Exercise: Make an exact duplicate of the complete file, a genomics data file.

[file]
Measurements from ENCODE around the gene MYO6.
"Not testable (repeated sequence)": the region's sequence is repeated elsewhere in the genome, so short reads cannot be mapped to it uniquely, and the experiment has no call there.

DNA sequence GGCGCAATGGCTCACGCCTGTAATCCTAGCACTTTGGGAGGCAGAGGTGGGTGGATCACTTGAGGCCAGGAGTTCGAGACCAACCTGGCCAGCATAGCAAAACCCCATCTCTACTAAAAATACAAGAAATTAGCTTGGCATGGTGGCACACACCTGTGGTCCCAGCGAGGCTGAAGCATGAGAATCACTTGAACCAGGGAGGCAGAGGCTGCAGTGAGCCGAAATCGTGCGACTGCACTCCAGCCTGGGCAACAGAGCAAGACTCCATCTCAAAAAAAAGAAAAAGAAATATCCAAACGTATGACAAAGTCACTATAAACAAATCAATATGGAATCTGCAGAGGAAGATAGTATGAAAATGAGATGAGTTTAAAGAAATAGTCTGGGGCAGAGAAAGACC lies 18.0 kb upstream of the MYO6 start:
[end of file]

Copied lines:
Measurements from ENCODE around the gene MYO6.
"Not testable (repeated sequence)": the region's sequence is repeated elsewhere in the genome, so short reads cannot be mapped to it uniquely, and the experiment has no call there.

DNA sequence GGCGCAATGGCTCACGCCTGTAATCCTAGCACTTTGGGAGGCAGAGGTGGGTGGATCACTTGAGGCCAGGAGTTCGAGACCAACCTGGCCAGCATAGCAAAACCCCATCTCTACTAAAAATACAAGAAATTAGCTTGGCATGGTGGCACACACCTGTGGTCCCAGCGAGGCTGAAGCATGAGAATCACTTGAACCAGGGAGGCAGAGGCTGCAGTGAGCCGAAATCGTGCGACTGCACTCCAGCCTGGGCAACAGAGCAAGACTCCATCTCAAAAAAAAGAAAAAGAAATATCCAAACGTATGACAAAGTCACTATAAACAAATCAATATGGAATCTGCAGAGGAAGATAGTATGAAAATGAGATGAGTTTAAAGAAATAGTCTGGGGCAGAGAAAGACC lies 18.0 kb upstream of the MYO6 start: